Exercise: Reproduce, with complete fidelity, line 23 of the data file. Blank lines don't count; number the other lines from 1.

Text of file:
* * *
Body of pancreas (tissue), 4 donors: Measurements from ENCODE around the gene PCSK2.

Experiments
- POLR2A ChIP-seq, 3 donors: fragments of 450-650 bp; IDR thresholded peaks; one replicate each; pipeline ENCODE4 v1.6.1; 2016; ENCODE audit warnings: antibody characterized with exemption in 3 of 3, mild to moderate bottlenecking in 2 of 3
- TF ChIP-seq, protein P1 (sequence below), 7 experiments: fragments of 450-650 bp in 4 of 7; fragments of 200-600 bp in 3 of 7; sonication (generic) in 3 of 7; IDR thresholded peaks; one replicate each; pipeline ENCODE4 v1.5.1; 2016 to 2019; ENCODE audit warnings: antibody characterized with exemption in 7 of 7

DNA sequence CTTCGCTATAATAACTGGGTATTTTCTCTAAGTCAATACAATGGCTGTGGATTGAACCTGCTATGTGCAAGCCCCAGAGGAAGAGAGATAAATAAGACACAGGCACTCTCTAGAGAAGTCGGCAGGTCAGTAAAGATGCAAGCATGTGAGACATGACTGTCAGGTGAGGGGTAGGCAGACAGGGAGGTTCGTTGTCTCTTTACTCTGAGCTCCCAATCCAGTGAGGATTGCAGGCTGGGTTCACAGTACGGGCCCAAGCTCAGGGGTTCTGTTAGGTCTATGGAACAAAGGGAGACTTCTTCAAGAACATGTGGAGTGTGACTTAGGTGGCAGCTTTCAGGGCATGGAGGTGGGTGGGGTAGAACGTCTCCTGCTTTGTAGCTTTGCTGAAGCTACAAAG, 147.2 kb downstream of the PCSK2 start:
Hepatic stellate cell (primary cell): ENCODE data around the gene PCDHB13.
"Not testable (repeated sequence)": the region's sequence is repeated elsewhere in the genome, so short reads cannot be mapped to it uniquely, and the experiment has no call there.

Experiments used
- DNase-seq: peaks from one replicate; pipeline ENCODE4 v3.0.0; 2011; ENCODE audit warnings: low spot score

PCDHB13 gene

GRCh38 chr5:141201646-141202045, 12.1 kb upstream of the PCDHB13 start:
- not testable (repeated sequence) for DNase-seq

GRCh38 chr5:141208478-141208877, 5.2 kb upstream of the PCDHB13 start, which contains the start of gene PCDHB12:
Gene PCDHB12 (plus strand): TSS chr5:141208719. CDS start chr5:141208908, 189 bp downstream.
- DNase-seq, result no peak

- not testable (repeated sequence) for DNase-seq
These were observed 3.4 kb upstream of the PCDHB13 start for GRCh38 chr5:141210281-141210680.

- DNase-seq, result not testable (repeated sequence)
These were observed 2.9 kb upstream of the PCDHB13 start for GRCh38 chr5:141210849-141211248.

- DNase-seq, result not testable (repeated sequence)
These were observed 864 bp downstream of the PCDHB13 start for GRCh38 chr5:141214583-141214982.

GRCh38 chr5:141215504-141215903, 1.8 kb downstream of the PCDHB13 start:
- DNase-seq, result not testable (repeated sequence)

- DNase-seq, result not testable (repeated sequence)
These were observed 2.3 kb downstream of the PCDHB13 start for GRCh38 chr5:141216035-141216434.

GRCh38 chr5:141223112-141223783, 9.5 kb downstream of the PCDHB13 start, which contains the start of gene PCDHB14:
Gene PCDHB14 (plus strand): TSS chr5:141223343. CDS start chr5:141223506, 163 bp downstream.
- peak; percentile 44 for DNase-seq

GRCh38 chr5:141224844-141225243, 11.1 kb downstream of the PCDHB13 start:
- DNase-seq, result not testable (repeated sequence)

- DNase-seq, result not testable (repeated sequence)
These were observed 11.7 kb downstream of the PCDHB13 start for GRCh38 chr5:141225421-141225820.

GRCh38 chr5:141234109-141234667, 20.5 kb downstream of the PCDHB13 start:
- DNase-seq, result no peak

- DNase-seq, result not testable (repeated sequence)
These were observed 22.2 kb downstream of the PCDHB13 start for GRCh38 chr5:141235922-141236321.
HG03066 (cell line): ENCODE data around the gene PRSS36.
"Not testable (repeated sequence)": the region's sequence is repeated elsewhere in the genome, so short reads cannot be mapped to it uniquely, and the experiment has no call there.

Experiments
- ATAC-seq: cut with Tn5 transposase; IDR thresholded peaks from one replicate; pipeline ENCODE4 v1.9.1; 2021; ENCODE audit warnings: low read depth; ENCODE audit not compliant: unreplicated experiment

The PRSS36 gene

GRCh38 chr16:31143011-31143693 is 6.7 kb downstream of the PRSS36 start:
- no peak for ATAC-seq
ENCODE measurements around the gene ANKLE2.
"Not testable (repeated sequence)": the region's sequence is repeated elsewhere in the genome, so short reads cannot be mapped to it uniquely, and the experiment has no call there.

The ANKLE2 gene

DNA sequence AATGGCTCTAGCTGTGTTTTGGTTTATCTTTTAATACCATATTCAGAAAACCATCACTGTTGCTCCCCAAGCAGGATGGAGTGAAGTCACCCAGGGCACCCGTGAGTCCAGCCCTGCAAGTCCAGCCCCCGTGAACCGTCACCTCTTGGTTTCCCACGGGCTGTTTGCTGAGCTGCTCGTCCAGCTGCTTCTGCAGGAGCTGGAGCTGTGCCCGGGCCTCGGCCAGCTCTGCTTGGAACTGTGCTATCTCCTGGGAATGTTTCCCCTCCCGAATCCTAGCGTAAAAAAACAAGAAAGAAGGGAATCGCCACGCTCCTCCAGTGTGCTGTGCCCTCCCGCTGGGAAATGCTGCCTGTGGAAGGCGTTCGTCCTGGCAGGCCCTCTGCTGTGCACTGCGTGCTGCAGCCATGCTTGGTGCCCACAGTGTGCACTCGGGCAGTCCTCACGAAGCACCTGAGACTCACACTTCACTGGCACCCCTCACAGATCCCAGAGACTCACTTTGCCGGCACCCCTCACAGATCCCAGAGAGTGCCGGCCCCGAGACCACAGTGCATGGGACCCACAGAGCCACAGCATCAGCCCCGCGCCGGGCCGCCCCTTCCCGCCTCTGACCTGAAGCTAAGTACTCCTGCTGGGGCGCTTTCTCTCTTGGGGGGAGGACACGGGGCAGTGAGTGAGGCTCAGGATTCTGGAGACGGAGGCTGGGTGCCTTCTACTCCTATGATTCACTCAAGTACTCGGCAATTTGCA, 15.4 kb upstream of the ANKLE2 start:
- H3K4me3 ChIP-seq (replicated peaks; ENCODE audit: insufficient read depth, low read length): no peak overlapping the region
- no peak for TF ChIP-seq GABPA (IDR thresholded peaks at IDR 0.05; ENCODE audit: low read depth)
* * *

- DNase-seq, result not testable (repeated sequence)